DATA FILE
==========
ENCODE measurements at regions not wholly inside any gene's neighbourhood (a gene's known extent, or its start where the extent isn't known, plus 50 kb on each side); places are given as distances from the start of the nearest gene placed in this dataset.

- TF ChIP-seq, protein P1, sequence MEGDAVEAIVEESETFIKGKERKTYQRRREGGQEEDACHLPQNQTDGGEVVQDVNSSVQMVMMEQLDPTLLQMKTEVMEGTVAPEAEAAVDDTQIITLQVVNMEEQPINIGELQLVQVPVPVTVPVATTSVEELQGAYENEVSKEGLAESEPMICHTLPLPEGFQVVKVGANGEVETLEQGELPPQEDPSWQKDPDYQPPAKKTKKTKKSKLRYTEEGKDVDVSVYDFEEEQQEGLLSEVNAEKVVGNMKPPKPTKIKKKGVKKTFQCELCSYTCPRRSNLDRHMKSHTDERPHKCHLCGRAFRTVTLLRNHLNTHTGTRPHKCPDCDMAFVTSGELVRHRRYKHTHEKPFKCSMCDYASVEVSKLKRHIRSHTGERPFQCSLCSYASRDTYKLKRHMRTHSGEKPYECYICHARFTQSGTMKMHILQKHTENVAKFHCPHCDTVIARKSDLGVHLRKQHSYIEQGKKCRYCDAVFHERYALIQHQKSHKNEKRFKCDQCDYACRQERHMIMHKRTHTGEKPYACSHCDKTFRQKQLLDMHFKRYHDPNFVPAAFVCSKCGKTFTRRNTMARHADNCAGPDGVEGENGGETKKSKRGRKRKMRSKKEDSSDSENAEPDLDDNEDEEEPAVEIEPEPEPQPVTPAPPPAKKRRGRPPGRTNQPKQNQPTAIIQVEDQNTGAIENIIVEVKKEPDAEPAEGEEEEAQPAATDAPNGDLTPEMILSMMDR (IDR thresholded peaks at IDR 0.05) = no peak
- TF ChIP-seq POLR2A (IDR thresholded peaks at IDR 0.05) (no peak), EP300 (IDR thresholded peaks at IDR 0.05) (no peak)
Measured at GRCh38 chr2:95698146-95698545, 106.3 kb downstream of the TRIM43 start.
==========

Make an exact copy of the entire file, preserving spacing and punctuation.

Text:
ENCODE measurements at regions not wholly inside any gene's neighbourhood (a gene's known extent, or its start where the extent isn't known, plus 50 kb on each side); places are given as distances from the start of the nearest gene placed in this dataset.

- TF ChIP-seq, protein P1, sequence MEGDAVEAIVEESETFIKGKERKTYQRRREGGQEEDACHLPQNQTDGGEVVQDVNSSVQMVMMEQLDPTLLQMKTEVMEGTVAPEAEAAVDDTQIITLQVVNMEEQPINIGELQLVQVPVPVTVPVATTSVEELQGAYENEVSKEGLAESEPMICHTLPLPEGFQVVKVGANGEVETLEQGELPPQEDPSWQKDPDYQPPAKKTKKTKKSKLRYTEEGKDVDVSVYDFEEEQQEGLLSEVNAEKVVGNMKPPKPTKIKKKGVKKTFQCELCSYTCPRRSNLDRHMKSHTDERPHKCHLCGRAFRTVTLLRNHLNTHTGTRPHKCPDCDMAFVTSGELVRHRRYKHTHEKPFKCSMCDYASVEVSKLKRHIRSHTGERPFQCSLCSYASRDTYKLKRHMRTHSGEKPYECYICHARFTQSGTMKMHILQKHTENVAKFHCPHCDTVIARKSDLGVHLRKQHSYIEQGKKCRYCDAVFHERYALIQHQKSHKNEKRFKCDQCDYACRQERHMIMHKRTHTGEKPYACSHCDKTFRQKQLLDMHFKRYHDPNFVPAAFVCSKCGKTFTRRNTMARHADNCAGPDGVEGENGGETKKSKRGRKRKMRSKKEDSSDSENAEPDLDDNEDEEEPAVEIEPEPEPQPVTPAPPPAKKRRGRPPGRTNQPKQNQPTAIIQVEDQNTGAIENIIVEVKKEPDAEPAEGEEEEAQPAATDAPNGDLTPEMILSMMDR (IDR thresholded peaks at IDR 0.05) = no peak
- TF ChIP-seq POLR2A (IDR thresholded peaks at IDR 0.05) (no peak), EP300 (IDR thresholded peaks at IDR 0.05) (no peak)
Measured at GRCh38 chr2:95698146-95698545, 106.3 kb downstream of the TRIM43 start.